The Children’s Blog Daily Digest

pigeonneedsabath

The Children’s Blog Daily Digest for Thursday April 3, 2014:

1. A 10 step plan to stop yelling at your kids, “You CAN Stop Yelling. Here’s your 10 step plan”, Laura Markham, PhD, Psychology Today

2. Dad blogger starts B.E.A.U.T.Y. movement to boost daughter’s self-esteem and strikes a chord with parents of girls  everywhere, “Dad blogger starts movement to boost kids’ self-esteem”, Parenting

3. Recipes for Kids, “Black Beans and Corn Quesadillas”, Motherlode

4. Healthy fast food advertising for kids shown to fall on deaf ears, Healthy fast food advertising for kids goes unnoticed, study shows”, Medical News Today

5. In filthy pigeon news, Mo Willem’s new book  Pigeon Needs a Bath (Ages 3-5 Hardcover 40 pages Author: Mo Willems Released on: 4/1/14 ISBN: 1-4231-9087-4ISBN: 978-1-4231-9087-5)

 

A Helpful Article on Choosing Your Words Carefully

As parents, we often remind our children that words can be hurtful and are quick to correct them when they call their sibling a name  or say emotionally charged negative things we know they don’t mean. We immediately rebuke them and suggest an apology is in order. However, I wonder how many times our words have knowingly, or unknowingly, hurt our children.  The sentences that begin with “How many times have I asked you…” or “How many times do I need to ask you….” may not be as harmless as we think.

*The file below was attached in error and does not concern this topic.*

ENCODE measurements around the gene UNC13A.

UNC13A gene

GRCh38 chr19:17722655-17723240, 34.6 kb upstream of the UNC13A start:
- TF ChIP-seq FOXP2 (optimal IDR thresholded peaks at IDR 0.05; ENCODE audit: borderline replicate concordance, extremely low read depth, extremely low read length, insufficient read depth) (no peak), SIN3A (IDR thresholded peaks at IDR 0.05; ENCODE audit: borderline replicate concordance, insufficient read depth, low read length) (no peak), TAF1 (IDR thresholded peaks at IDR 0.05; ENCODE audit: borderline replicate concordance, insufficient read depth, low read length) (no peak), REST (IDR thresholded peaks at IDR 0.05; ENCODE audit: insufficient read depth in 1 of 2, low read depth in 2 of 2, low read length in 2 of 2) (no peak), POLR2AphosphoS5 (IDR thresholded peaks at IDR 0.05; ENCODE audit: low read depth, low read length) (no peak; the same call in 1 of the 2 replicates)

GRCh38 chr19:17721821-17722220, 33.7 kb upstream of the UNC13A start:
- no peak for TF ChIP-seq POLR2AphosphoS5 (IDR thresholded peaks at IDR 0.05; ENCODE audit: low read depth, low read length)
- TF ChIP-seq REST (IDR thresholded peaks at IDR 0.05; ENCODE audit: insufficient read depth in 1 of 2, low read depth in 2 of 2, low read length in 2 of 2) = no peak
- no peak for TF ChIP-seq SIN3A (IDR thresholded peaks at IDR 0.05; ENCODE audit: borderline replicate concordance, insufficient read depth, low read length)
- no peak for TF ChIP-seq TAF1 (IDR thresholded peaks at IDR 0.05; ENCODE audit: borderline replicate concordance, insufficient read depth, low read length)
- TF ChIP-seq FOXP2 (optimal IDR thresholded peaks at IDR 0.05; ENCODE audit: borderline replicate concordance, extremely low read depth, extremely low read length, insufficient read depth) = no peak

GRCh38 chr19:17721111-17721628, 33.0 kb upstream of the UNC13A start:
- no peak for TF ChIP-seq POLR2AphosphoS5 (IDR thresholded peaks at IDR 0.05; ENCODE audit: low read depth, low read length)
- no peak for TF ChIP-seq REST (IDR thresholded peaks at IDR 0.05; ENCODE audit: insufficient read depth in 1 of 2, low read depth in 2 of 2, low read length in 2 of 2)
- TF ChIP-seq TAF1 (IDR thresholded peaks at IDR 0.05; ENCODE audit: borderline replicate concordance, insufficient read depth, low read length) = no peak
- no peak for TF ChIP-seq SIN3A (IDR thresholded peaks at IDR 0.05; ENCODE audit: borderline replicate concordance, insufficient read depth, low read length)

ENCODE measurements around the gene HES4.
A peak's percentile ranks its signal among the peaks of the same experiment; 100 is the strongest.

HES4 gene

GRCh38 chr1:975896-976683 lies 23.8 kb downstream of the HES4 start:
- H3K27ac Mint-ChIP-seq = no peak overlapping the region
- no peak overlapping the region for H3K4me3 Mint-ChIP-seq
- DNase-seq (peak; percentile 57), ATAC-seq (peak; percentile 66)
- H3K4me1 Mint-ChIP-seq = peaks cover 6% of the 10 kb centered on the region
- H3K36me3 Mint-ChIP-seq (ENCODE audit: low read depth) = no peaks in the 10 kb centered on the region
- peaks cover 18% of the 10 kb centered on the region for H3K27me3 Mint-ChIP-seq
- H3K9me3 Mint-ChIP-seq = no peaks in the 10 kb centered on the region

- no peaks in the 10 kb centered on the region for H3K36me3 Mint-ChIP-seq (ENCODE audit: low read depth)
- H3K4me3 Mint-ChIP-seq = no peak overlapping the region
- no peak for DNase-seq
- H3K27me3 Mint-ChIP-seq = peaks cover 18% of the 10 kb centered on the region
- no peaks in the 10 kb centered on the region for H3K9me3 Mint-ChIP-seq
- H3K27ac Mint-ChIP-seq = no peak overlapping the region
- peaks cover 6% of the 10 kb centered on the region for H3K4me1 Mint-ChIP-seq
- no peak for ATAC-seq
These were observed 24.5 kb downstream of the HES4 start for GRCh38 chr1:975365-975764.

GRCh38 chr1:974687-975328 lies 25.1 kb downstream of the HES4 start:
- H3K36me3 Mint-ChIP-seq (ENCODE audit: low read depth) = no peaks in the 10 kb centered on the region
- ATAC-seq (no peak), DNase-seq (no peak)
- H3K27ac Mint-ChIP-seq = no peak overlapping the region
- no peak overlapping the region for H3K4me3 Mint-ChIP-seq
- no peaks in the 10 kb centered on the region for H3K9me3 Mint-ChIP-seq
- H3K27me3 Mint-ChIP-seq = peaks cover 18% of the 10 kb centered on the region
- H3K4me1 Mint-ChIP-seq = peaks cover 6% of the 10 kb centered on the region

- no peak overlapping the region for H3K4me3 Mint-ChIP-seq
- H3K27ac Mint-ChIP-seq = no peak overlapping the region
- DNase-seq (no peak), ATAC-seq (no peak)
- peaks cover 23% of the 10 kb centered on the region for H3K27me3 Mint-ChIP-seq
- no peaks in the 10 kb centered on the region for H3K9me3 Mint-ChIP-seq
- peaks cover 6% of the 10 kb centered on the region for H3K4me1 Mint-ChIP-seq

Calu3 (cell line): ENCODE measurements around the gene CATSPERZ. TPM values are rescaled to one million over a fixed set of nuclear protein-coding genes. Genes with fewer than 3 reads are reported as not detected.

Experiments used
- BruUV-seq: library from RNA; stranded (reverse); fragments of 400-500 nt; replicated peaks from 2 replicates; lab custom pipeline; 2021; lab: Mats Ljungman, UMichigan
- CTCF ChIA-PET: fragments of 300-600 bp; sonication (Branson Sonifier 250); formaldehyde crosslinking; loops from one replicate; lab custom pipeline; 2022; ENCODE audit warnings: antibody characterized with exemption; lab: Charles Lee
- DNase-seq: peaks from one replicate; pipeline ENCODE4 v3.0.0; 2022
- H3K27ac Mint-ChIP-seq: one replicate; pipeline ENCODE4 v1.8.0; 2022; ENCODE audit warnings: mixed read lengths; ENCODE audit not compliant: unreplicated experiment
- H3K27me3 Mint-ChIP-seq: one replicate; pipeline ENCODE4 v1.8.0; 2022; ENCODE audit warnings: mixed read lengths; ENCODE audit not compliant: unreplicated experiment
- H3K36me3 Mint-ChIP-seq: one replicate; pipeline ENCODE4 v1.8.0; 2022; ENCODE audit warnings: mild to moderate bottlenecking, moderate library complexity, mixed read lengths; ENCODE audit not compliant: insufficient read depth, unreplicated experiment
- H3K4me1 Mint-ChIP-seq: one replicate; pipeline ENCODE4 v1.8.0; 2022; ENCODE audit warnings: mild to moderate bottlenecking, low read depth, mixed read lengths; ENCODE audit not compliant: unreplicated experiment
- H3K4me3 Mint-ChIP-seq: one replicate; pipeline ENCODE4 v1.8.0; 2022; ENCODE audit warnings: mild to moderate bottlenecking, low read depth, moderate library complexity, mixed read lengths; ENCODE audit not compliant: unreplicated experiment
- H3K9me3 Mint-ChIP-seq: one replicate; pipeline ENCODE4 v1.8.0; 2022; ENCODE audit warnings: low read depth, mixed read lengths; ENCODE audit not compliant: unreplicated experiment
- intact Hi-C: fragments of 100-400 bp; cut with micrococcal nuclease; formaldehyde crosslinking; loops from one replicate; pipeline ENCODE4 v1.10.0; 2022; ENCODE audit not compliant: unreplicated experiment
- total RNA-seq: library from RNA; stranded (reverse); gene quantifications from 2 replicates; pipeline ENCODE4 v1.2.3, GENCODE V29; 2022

Meri Wallace’s post “Choose Your Words”, part of the “How to Raise a Happy, Cooperative Child” blog on psychologytoday.com, is a helpful reminder that verbally expressing our frustration can seriously affect a child’s self-esteem. A simple choice of words can cause a child to ponder their self-worth and feel demoralized. Remembering they are children and taking a moment to step in their shoes can help avoid turning the situation is something bigger than it needs to be.  This is an important parenting tool but also an important tool for anyone interacting with children, such as teachers, aides, and coaches.

Please click here to read Meri Wallace’s article.

 

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